In 2006, USAirways pitted Pittsburgh against Phoenix and Charlotte to see which would offer the best deal to host the operations center.  We commented at the time (Policy Brief Volume 7, Number 54) that “the competition was almost certainly a ruse.  Moving the heart of the operations system on the fly is clearly impossible.  To move the center during operations would have required creating a parallel system at great cost.”  Prior to bidding, Phoenix had a smaller center serving America West that was not adequate to accommodate the much larger USAirways traffic. The odds were very much in Pittsburgh’s favor with or without a subsidy.  The situation with American and Dallas is very different, making the Pittsburgh center odd man out.


Not long after Pittsburgh’s “victory” in obtaining the operation center, USAirways announced a large round of flight cuts with 450 local jobs eliminated along and the relocation of 500 pilots and flight attendants.  We also noted in the 2007 Brief, “…that may not be the last of the reductions.”  At the time, the CEO was asked if this is the last of the cuts. He responded “you never say never.”  In defending the cuts he also noted that the nature of the airline industry is “far too hard to predict.” 


And he has been proven correct in that assessment.  The airline industry has changed dramatically since the events of 9/11/2001.  Other cities have suffered the loss of hubs as mainline carriers have faltered and discount carriers, with point to point service, have become more prominent.  Thus, showering taxpayer subsidies on airlines seems like a losing proposition-their business is too hard to predict.  The danger for taxpayers now is the temptation for local officials to throw even more money at the newly merged airline in a vain effort to keep the center open.  Phoenix’s operations center may not have been much of a competition for Pittsburgh, but the American operations center in Dallas is.  Short of including the sun and the moon any such offer will almost certainly be rejected.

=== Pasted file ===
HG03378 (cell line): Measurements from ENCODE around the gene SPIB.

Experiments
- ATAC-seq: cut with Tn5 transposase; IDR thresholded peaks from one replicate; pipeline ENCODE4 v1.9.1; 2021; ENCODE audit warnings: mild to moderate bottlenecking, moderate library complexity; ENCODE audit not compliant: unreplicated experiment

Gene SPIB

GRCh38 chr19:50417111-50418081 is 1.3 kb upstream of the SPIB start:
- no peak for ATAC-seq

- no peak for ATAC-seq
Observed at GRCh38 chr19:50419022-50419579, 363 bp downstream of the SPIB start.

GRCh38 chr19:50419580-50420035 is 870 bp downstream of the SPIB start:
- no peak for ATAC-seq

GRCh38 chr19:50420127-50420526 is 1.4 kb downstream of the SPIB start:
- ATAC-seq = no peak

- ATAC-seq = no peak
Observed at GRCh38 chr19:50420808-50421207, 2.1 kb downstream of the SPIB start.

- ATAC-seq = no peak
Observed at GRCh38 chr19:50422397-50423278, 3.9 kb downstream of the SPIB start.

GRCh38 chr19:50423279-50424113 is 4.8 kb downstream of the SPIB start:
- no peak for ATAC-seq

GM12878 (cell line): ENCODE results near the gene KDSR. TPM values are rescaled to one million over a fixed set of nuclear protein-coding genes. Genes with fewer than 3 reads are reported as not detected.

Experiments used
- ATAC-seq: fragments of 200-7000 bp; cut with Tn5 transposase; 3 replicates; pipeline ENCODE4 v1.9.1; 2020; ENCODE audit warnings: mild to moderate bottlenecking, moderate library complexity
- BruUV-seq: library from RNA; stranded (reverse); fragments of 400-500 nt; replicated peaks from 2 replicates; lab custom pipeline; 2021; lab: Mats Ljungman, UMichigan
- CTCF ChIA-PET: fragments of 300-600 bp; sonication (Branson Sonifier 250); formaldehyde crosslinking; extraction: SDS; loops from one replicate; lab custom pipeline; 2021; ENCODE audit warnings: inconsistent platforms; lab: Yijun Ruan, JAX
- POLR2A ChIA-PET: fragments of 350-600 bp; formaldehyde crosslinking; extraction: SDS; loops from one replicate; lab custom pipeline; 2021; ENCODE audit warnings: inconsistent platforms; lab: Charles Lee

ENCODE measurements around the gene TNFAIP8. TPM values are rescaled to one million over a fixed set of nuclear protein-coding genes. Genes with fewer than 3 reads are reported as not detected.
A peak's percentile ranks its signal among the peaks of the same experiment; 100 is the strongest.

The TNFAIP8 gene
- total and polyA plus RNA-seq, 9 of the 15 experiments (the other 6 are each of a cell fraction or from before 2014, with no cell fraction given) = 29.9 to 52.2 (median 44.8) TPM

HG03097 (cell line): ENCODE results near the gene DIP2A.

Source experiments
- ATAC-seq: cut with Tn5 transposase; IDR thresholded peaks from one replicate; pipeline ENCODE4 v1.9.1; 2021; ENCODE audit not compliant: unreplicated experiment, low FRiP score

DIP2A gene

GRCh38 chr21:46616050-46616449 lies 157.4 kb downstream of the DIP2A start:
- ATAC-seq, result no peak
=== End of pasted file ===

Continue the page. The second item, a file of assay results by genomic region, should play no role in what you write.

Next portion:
The focus now should be on making Pittsburgh’s airport as attractive as it can be for carriers (in terms of costs of operations, quality of service, etc.) who will compete for and stimulate origination and destination travelers.  One positive arising from the reduced USAirways presence has been the advent of more competition for local air travelers.  Gaming tax revenue is being used to service airport debt, incurred for the new terminal that was built to USAirways specifications, allowing the Airport Authority to lower airline fees. Moreover, the agreement to drill for natural gas on airport property should help drive costs down even further, enhancing the attractiveness to other carriers.  Lowering airline fees still further could entice carriers to offer even more service. 


Will area policy makers learn something from the USAirways experience?   Sadly, history is not encouraging on that question.